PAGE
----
The first of these is an e-book by Elizabeth Dickinson, a journalist known for her good work at The National (which following the untimely demise of Al-Watan's English-language version is now one of the best English newspapers in the Gulf!).  At just fifty-one pages, "Who Shot Ahmed?" is a relatively short but compelling look at the life and death of one Bahraini activist -- a fellow journalist, in fact -- at the very outset of the uprising.  This it describes in vivid detail, offering a portrait of life in Bahrain's secluded Shi'a villages usually painted only in broad strokes in media coverage of opposition protests. In so doing, the narrative speaks to larger questions of justice, legitimacy and, ultimately, the uncertain future of those tens of thousands of individuals caught up directly or indirectly in the uprising.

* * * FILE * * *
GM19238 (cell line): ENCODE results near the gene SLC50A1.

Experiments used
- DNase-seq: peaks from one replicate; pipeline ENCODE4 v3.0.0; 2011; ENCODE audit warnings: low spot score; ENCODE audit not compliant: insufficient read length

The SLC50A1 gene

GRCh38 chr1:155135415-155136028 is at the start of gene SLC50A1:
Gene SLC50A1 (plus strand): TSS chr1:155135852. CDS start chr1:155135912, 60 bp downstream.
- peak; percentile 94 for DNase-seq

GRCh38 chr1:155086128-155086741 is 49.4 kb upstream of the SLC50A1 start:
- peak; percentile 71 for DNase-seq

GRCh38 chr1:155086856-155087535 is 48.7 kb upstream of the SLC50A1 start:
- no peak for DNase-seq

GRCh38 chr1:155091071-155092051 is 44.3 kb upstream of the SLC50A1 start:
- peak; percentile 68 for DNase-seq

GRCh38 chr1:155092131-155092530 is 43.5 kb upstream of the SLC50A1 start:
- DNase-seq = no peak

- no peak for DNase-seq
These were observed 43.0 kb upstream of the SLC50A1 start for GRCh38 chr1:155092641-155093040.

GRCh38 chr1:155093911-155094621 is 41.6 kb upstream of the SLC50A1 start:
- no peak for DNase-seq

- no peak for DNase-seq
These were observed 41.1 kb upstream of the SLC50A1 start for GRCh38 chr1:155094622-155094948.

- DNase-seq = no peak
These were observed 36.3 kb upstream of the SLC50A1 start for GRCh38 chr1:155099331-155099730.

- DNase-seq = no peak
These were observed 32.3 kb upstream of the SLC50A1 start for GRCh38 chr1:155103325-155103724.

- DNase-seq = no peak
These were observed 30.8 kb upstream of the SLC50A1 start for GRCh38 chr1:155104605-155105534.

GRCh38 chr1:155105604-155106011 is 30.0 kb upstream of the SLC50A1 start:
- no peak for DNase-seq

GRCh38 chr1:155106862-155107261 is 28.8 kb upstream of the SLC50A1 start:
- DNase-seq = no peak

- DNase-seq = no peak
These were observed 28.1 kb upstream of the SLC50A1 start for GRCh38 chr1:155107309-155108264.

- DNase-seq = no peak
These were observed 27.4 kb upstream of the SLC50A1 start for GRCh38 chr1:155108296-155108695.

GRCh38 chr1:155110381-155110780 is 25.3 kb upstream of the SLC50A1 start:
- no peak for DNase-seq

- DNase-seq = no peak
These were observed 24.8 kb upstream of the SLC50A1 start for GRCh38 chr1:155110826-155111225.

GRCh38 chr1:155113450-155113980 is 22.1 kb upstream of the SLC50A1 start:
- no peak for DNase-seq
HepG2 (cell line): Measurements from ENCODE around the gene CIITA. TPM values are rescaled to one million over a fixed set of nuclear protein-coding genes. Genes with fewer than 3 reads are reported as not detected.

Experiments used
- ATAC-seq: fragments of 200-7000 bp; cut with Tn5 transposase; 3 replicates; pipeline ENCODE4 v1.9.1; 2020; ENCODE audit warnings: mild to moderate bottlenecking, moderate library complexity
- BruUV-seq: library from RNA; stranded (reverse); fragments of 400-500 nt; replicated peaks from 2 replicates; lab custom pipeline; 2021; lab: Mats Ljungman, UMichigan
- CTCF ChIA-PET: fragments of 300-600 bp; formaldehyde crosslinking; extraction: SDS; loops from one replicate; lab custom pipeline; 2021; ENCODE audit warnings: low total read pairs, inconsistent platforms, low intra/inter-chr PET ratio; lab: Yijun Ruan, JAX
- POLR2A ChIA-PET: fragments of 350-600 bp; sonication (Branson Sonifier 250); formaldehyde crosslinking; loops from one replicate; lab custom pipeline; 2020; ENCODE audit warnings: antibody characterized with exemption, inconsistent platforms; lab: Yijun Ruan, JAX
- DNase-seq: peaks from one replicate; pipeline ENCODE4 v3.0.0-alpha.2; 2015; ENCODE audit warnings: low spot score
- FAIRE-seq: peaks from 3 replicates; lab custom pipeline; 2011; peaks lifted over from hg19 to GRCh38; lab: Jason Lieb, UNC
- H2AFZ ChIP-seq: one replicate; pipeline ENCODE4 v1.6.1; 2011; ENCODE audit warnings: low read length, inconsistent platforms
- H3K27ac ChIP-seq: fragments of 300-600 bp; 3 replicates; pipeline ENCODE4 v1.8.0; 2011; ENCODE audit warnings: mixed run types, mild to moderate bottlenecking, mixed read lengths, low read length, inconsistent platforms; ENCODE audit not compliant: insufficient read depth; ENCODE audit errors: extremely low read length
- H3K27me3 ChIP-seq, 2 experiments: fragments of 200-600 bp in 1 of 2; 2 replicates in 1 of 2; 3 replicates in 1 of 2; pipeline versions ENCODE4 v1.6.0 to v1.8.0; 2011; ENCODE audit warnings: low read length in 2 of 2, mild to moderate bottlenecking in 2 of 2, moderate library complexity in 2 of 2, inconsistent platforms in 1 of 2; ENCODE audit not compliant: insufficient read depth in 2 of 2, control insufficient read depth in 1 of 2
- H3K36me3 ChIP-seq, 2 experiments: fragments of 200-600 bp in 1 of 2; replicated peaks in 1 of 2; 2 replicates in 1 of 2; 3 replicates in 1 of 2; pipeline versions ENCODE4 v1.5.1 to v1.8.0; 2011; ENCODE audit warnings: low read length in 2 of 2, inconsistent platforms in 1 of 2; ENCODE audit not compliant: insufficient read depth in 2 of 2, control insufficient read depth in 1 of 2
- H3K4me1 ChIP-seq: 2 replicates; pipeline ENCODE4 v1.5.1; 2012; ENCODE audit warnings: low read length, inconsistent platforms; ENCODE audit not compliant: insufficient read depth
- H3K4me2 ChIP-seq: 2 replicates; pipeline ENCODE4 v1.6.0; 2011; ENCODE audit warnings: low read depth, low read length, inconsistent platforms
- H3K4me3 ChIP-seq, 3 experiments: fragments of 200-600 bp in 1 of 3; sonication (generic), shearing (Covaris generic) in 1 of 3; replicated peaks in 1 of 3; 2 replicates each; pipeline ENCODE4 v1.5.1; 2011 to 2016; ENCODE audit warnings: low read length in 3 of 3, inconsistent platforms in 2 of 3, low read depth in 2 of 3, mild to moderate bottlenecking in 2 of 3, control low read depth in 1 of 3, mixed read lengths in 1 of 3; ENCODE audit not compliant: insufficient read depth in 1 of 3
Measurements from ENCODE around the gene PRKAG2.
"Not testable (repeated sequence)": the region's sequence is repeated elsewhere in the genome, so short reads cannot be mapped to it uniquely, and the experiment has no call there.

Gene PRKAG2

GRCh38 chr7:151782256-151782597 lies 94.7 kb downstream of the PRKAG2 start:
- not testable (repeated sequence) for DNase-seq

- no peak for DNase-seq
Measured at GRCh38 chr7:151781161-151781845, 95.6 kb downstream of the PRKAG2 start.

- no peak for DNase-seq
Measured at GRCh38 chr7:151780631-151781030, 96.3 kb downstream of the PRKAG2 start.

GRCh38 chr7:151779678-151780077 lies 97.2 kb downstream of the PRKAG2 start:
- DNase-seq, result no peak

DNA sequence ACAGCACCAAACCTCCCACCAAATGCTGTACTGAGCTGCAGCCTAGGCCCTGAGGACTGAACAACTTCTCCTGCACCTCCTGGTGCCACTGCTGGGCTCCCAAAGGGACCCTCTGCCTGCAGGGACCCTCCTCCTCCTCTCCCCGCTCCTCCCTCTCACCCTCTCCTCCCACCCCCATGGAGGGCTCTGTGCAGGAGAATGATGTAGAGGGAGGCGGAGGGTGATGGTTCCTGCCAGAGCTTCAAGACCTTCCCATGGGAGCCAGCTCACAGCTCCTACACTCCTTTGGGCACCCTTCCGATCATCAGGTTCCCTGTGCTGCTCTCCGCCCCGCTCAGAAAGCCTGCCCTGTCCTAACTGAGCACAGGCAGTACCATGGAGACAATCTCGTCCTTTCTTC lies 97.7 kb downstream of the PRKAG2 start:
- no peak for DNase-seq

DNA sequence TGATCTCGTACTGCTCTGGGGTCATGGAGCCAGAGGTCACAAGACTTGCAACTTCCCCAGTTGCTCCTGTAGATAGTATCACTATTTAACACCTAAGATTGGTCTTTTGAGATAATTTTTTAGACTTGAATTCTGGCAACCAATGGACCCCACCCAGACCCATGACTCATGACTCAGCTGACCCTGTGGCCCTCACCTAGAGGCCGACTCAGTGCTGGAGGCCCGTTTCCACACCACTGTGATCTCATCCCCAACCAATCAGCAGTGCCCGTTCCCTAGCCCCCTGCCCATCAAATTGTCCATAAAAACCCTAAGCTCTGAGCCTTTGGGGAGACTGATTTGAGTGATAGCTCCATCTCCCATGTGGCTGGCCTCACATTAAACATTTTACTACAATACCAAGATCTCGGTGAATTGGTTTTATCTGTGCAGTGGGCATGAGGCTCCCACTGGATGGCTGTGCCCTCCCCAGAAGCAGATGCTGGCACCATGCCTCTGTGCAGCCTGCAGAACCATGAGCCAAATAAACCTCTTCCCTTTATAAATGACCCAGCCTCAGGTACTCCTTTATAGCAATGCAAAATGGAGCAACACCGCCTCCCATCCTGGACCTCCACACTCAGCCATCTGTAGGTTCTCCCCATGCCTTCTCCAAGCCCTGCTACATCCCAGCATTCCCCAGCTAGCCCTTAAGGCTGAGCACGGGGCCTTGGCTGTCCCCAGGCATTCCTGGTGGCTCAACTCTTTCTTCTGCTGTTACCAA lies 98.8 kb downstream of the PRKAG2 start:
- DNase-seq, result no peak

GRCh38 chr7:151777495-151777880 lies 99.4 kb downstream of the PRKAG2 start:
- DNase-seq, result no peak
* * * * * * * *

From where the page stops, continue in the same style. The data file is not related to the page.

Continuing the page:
A second publication is Toby Matthiesen's Sectarian Gulf, released over the summer.  It is also in many ways a narrative (travelogue even) of the Arab Spring in the Gulf, as he was present in both Bahrain and the Eastern Province during the onset of protests.  The book also has a larger theoretical aim, however (hence its publication by Stanford UP), which is a theme encountered often at this blog: namely, the purposeful activation and cultivation of sectarian political identities and conflict as a strategy of regime survival in the Gulf.  Matthiesen examines in detail the cases of Bahrain, Saudi Arabia, and to a lesser extent Kuwait, demonstrating how ruling families were able in the end to rely upon their own citizens to protect them from ... their other citizens.